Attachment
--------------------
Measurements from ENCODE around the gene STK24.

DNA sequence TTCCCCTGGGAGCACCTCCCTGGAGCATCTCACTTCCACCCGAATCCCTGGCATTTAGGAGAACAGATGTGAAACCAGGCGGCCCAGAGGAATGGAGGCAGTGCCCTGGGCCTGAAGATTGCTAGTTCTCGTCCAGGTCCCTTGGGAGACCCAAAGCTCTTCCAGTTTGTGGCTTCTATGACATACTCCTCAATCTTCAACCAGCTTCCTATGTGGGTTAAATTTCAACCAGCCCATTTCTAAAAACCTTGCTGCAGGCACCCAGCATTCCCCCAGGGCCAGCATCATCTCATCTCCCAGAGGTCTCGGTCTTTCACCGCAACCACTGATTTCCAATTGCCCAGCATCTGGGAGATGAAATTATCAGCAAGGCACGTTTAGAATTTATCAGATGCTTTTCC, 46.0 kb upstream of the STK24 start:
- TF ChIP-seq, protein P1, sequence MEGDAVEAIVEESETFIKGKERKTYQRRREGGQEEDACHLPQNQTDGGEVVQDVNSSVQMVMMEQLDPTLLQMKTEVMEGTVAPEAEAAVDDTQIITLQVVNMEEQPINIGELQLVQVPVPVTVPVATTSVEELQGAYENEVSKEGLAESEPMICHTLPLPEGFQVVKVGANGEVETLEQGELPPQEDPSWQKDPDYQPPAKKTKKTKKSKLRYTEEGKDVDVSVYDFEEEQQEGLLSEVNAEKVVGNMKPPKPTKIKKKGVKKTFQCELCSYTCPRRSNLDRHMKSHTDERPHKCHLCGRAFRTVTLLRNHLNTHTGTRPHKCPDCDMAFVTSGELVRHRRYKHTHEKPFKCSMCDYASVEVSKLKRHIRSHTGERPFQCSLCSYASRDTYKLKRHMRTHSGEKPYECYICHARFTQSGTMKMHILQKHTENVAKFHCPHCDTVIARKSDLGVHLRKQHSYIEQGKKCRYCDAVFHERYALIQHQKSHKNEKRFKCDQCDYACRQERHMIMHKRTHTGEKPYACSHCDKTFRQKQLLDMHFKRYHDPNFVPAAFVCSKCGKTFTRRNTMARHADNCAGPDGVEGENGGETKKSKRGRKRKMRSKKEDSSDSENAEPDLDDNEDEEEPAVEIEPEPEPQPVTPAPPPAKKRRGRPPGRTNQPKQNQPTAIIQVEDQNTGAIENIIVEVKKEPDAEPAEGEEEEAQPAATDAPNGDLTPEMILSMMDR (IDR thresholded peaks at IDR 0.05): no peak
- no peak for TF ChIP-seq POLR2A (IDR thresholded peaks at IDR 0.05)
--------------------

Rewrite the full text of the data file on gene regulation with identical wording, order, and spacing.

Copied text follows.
Measurements from ENCODE around the gene STK24.

DNA sequence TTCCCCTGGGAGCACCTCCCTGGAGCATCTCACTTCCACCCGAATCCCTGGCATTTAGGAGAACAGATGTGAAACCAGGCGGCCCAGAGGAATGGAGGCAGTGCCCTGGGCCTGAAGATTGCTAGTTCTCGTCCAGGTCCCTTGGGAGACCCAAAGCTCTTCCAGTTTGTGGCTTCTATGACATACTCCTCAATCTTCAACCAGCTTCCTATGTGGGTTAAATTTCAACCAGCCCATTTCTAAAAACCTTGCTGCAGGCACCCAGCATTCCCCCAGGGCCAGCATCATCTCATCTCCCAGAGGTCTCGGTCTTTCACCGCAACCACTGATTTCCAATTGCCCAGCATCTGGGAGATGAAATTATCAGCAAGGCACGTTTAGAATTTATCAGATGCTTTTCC, 46.0 kb upstream of the STK24 start:
- TF ChIP-seq, protein P1, sequence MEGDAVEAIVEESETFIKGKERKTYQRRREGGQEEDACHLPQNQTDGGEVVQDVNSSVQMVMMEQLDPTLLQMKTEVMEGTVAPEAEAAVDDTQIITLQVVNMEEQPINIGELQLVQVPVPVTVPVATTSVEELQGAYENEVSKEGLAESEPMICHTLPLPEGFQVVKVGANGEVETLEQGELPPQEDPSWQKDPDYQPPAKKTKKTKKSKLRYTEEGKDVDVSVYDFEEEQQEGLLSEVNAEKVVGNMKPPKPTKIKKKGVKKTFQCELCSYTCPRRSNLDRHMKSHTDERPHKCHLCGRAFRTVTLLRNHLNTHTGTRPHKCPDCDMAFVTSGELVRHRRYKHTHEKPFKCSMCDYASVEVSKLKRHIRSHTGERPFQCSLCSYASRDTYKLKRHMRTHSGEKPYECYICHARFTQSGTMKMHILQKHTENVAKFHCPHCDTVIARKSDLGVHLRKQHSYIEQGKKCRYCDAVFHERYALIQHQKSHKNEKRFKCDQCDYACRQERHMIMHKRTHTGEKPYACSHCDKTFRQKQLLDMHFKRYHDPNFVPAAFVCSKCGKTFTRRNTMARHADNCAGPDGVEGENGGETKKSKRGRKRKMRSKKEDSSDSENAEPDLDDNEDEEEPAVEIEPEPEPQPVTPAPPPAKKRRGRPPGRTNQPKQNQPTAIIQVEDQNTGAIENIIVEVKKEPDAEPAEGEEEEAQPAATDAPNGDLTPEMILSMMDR (IDR thresholded peaks at IDR 0.05): no peak
- no peak for TF ChIP-seq POLR2A (IDR thresholded peaks at IDR 0.05)